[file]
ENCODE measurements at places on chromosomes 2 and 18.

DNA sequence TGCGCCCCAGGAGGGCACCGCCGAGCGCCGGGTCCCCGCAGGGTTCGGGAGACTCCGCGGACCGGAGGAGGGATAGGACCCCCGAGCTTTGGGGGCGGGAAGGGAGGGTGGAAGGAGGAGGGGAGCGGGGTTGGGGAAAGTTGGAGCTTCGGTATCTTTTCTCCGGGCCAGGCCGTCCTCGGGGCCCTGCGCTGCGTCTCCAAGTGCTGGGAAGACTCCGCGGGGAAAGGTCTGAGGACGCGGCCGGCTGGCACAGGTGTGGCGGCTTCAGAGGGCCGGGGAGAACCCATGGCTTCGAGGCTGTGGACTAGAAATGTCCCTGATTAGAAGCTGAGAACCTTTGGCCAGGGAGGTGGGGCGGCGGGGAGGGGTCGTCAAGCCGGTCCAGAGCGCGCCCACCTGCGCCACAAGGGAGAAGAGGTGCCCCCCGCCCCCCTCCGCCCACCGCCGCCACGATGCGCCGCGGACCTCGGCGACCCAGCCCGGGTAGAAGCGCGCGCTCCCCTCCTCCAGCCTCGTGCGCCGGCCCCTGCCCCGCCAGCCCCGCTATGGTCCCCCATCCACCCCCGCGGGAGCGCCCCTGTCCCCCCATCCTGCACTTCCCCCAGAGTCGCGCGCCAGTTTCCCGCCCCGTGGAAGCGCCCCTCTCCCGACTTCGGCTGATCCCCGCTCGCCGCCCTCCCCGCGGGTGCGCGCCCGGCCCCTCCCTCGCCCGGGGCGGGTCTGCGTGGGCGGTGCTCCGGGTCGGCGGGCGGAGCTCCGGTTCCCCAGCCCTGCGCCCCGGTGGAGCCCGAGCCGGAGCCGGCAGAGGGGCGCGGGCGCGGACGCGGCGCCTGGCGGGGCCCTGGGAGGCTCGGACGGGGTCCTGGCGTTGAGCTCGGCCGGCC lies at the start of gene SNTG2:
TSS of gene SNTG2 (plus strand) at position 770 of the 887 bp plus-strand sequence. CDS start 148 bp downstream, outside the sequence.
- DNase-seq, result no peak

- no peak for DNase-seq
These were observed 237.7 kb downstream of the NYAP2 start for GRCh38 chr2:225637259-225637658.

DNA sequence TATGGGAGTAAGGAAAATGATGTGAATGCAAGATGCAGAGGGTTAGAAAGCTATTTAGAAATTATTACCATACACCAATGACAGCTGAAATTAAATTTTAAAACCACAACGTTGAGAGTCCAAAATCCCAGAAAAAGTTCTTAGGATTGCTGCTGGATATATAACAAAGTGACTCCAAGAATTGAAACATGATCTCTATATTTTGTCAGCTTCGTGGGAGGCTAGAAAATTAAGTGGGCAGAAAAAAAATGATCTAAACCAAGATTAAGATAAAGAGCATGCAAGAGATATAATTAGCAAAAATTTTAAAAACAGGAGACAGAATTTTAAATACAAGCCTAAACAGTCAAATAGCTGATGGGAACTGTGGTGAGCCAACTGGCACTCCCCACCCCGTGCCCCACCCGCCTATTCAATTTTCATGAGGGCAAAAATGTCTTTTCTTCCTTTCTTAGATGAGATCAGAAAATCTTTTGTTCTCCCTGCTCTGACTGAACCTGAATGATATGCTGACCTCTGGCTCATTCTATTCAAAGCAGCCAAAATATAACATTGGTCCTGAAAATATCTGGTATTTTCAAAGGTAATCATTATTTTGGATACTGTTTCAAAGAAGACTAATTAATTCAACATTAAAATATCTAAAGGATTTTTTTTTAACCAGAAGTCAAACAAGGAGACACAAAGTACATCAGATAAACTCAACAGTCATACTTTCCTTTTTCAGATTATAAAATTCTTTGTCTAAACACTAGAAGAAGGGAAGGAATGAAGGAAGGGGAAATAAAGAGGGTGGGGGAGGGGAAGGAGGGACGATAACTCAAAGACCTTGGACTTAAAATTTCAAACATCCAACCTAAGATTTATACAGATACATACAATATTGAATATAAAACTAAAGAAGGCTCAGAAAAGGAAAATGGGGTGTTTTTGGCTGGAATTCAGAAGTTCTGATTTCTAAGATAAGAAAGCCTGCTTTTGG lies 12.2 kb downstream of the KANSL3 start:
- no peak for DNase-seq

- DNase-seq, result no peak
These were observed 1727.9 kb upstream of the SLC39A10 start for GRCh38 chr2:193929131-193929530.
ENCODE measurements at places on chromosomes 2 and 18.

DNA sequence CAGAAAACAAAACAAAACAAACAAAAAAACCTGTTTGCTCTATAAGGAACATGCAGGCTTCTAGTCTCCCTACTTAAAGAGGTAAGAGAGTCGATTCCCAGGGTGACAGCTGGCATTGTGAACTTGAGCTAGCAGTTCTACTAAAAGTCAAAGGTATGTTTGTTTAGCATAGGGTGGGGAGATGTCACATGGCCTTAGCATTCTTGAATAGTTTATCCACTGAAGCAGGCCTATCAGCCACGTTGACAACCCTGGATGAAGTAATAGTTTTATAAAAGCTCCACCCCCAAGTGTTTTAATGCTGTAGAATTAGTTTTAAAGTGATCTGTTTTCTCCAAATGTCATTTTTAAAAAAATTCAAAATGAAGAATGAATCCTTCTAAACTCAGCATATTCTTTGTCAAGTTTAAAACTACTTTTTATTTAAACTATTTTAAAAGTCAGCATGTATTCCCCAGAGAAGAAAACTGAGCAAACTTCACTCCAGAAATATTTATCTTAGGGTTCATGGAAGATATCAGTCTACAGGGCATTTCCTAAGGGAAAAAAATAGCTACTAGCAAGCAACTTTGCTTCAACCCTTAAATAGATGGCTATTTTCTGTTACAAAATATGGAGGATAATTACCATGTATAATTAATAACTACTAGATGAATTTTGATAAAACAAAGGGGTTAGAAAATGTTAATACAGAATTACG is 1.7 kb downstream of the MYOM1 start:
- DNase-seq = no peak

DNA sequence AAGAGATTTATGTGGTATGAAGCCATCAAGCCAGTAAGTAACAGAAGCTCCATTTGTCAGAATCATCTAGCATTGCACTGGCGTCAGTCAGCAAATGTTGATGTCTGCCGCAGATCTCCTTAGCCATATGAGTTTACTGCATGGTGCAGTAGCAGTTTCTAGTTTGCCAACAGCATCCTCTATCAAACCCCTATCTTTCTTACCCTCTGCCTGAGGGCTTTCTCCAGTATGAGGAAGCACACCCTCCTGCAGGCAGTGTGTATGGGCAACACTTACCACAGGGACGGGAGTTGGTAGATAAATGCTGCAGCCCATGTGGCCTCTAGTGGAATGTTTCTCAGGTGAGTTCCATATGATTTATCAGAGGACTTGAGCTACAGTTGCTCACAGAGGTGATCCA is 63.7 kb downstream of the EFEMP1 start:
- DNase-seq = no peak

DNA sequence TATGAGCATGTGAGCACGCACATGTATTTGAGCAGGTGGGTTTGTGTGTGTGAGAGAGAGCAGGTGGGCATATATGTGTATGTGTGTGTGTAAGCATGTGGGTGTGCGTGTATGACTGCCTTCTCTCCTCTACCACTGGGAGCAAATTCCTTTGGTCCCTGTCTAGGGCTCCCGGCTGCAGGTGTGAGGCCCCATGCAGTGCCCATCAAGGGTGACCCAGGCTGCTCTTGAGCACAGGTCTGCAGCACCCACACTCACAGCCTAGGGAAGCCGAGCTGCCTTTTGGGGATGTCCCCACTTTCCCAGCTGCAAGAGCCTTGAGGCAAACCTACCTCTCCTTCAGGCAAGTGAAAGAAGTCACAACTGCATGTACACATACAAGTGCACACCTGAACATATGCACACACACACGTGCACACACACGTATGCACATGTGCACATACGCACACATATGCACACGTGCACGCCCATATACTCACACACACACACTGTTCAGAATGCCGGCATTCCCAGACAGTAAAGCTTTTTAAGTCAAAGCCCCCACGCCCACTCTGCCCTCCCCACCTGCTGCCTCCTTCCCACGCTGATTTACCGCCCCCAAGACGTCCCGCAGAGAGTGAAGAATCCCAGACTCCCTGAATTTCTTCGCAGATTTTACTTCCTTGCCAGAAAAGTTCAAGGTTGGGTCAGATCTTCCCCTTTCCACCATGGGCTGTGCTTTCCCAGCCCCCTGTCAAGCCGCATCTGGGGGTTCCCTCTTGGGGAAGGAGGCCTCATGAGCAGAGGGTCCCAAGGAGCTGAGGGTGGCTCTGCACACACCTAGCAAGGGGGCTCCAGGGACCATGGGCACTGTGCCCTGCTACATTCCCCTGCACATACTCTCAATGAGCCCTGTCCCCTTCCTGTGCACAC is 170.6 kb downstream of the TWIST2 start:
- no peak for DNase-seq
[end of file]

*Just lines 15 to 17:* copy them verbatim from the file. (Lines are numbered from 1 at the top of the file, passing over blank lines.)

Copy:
- DNase-seq = no peak

DNA sequence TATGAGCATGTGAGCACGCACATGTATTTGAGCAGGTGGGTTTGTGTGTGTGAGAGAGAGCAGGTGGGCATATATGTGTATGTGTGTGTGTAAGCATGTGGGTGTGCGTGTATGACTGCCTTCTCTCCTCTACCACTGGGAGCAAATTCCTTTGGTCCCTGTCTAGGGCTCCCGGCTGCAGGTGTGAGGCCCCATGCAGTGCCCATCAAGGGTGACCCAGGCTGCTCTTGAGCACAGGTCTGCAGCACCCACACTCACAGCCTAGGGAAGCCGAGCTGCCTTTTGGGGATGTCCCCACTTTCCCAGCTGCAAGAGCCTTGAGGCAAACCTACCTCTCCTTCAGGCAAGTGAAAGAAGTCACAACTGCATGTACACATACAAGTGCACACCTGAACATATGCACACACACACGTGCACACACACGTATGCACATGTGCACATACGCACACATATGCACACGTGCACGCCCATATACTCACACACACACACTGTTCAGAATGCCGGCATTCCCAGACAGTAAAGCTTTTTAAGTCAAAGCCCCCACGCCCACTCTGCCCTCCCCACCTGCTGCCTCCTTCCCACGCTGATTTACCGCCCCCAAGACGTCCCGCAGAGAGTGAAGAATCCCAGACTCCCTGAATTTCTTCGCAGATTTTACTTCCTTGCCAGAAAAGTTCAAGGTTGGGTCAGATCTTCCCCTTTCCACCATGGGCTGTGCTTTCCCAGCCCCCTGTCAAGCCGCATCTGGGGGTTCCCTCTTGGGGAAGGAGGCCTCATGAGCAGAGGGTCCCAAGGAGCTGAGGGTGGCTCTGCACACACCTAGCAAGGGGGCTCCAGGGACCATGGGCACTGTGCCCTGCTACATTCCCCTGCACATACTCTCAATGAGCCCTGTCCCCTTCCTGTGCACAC is 170.6 kb downstream of the TWIST2 start:
- no peak for DNase-seq